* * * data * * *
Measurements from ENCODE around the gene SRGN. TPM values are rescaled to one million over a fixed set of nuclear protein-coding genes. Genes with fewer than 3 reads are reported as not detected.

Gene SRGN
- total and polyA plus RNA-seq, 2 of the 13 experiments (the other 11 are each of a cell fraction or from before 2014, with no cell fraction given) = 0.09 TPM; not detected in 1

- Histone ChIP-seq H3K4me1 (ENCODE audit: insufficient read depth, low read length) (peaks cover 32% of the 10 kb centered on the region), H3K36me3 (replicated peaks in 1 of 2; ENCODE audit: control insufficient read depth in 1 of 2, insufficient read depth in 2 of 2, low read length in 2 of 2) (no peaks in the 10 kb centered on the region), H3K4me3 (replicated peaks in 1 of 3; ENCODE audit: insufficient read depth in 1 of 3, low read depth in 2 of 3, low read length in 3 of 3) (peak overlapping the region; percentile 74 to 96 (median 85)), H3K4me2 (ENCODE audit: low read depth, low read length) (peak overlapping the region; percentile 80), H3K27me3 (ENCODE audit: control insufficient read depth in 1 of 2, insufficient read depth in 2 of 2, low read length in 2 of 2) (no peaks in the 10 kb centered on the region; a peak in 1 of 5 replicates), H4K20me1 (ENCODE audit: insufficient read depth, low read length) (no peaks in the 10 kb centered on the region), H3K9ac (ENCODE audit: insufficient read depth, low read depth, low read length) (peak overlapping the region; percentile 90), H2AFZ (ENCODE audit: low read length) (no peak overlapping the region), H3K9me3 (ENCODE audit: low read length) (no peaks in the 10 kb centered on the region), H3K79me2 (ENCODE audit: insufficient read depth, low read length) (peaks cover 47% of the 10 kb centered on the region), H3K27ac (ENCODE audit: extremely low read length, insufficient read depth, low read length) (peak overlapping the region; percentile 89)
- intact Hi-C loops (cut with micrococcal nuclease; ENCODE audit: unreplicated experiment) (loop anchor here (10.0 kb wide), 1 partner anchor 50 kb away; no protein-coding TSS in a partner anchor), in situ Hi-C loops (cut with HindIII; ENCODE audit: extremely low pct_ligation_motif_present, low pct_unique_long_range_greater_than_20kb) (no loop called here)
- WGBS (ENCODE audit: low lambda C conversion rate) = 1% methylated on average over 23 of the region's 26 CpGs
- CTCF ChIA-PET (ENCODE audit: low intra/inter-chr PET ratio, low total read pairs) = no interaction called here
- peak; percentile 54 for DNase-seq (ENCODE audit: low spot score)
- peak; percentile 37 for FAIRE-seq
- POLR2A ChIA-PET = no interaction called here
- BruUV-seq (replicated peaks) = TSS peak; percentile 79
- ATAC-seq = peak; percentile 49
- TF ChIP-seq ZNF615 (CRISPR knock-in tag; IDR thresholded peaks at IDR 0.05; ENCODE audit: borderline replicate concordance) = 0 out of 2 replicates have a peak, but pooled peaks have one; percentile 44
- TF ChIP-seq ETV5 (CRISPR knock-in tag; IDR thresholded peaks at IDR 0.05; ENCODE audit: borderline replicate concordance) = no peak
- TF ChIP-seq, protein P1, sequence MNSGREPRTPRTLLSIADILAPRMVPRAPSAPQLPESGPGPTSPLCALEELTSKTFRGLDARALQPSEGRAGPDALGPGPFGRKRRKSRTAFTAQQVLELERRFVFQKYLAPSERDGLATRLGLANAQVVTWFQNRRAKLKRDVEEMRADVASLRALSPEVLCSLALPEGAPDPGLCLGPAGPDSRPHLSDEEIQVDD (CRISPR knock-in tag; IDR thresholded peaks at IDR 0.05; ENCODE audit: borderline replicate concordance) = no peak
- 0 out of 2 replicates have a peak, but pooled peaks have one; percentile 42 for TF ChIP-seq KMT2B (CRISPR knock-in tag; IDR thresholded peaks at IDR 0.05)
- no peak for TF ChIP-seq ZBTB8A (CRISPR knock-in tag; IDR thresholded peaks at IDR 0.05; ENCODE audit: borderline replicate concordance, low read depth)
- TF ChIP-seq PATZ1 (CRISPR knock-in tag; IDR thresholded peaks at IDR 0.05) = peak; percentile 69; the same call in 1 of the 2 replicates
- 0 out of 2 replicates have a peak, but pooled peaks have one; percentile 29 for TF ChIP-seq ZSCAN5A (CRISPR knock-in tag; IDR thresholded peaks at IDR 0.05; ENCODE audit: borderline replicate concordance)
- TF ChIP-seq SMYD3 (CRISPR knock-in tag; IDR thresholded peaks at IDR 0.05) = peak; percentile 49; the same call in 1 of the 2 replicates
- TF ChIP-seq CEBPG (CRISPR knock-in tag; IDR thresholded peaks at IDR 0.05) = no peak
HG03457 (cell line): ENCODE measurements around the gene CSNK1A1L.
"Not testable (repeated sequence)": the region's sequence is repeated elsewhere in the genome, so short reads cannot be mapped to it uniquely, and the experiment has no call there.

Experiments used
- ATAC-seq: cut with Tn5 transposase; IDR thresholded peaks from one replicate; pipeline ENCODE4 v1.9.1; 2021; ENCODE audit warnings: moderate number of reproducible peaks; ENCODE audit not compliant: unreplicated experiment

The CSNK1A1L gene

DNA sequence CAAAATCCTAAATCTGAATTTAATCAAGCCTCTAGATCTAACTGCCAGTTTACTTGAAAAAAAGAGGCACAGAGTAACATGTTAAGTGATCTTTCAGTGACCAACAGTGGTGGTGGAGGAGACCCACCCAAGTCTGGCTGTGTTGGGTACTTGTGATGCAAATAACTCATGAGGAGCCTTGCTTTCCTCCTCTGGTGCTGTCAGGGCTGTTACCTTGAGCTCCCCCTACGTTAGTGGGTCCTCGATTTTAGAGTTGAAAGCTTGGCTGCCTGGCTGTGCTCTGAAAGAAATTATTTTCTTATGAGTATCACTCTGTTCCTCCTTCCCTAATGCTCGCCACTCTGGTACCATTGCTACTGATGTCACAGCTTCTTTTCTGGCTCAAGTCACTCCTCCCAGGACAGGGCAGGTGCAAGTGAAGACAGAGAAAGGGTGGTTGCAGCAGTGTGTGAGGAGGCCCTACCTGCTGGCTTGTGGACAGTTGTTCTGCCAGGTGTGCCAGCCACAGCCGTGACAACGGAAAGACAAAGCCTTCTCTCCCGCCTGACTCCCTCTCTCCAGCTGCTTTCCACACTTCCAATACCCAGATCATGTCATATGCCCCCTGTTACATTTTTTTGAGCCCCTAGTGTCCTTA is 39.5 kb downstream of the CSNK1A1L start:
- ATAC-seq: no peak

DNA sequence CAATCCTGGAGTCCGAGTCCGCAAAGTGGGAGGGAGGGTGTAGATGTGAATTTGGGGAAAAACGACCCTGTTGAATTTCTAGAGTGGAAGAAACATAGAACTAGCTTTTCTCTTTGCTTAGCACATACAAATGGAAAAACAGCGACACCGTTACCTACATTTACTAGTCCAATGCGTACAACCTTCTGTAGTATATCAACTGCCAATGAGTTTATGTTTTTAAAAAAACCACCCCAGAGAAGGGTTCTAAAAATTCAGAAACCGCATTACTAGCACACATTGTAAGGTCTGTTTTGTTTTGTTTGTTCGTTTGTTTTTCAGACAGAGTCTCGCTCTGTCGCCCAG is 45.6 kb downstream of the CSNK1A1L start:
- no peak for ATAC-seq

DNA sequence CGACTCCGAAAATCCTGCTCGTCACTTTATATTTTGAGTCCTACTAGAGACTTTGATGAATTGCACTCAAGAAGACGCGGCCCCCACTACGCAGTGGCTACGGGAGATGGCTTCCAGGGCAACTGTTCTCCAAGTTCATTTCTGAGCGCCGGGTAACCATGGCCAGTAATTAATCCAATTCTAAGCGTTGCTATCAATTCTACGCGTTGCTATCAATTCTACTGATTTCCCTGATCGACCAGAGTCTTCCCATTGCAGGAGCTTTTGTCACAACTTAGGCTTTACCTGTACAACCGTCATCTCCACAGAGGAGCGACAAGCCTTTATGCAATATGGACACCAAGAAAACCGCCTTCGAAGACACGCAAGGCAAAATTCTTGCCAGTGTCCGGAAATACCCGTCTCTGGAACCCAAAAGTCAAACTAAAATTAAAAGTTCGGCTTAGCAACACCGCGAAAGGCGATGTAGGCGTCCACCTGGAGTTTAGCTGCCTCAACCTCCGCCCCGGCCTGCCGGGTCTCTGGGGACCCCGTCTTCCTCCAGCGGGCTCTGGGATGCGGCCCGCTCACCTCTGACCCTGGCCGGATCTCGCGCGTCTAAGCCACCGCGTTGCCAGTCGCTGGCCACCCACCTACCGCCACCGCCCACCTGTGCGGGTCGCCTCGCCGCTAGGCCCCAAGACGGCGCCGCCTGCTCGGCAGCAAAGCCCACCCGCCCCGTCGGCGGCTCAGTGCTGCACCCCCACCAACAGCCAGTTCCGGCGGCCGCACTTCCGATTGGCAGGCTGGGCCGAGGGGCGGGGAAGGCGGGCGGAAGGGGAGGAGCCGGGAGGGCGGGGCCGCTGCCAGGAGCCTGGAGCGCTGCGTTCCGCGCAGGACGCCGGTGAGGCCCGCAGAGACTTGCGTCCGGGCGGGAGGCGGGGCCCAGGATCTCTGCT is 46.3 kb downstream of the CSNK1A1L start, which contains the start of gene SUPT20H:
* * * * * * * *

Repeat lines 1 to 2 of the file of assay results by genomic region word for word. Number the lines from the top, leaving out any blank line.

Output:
Measurements from ENCODE around the gene SRGN. TPM values are rescaled to one million over a fixed set of nuclear protein-coding genes. Genes with fewer than 3 reads are reported as not detected.

Gene SRGN